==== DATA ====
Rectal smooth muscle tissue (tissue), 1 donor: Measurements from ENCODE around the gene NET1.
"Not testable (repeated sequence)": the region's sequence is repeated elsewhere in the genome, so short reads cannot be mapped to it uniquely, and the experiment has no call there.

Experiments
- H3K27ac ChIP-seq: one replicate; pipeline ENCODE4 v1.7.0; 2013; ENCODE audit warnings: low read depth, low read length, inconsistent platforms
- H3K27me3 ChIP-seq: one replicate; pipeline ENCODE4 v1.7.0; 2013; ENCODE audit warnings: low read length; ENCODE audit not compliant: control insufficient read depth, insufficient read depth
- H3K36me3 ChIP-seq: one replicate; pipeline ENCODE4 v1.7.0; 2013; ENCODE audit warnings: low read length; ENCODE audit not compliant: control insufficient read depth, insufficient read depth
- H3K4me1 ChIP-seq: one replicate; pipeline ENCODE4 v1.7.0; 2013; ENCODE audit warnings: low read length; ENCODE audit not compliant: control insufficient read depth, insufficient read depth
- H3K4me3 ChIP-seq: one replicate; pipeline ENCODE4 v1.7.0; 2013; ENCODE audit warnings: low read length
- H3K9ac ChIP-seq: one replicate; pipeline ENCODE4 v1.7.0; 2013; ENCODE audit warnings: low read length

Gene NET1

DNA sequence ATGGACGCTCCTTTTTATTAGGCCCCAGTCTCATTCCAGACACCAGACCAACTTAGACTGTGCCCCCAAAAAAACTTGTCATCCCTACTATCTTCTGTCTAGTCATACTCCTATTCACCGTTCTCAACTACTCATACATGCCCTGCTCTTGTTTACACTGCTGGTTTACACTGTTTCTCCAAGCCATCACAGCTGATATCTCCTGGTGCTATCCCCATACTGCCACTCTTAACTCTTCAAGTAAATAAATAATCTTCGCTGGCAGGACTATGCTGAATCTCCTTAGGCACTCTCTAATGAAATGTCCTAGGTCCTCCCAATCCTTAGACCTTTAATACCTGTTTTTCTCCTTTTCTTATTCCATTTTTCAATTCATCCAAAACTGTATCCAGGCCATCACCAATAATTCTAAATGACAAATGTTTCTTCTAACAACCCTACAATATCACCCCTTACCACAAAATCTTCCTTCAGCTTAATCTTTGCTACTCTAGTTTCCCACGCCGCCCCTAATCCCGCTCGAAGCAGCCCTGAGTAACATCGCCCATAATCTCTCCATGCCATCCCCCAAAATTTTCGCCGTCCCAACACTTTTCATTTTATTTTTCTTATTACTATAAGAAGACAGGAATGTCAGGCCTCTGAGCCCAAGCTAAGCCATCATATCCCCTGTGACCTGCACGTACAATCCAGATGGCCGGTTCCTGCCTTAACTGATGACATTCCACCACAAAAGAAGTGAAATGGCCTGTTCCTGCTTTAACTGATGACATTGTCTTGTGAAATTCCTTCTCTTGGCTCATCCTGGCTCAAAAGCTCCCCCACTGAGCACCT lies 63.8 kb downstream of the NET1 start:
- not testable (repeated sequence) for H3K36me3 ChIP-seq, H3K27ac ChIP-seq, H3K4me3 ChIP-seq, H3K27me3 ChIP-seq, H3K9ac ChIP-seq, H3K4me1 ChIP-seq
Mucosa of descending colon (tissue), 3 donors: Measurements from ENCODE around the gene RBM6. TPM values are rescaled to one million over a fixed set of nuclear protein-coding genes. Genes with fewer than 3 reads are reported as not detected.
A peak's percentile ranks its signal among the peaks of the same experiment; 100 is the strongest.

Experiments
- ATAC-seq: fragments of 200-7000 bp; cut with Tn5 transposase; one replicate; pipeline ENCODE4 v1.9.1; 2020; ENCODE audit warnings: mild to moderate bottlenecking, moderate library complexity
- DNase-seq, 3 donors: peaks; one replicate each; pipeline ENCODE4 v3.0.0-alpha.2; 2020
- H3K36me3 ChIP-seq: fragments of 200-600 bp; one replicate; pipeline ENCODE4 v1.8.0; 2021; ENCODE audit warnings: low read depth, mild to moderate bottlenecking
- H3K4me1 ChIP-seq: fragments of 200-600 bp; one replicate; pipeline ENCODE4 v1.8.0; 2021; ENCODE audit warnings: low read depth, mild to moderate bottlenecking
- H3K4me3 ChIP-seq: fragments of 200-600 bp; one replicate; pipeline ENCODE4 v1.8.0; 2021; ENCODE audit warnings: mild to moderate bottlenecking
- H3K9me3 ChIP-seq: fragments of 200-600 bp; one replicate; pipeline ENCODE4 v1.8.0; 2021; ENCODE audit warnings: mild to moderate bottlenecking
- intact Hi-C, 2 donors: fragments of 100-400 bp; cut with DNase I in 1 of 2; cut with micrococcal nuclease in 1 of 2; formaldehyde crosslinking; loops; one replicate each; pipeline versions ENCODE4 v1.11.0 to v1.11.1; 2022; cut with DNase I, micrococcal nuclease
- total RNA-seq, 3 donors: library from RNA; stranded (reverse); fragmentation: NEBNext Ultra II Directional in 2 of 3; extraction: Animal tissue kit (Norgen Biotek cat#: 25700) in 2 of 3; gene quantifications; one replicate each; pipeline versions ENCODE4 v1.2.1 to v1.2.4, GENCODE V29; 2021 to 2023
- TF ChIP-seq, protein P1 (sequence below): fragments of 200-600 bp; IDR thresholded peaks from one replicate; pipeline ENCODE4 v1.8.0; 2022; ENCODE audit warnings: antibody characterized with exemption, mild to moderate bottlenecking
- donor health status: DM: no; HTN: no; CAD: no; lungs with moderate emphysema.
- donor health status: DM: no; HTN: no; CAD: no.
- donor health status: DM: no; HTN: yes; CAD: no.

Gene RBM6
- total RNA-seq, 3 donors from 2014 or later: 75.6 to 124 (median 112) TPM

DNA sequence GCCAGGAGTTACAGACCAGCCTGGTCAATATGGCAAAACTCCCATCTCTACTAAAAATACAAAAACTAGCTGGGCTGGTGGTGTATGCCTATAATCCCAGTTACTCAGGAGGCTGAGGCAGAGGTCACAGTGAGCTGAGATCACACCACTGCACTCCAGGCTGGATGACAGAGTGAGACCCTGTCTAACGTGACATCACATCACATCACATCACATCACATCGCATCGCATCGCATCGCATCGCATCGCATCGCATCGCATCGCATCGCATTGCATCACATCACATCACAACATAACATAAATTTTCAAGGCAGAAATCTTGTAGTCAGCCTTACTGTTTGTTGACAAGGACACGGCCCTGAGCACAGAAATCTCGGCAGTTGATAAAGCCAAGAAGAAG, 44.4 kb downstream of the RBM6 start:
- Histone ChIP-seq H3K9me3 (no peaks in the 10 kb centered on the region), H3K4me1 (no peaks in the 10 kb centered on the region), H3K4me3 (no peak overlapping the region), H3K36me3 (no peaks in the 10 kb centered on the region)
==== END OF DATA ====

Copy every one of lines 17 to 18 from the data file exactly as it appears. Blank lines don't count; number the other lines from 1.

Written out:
- DNase-seq, 3 donors: peaks; one replicate each; pipeline ENCODE4 v3.0.0-alpha.2; 2020
- H3K36me3 ChIP-seq: fragments of 200-600 bp; one replicate; pipeline ENCODE4 v1.8.0; 2021; ENCODE audit warnings: low read depth, mild to moderate bottlenecking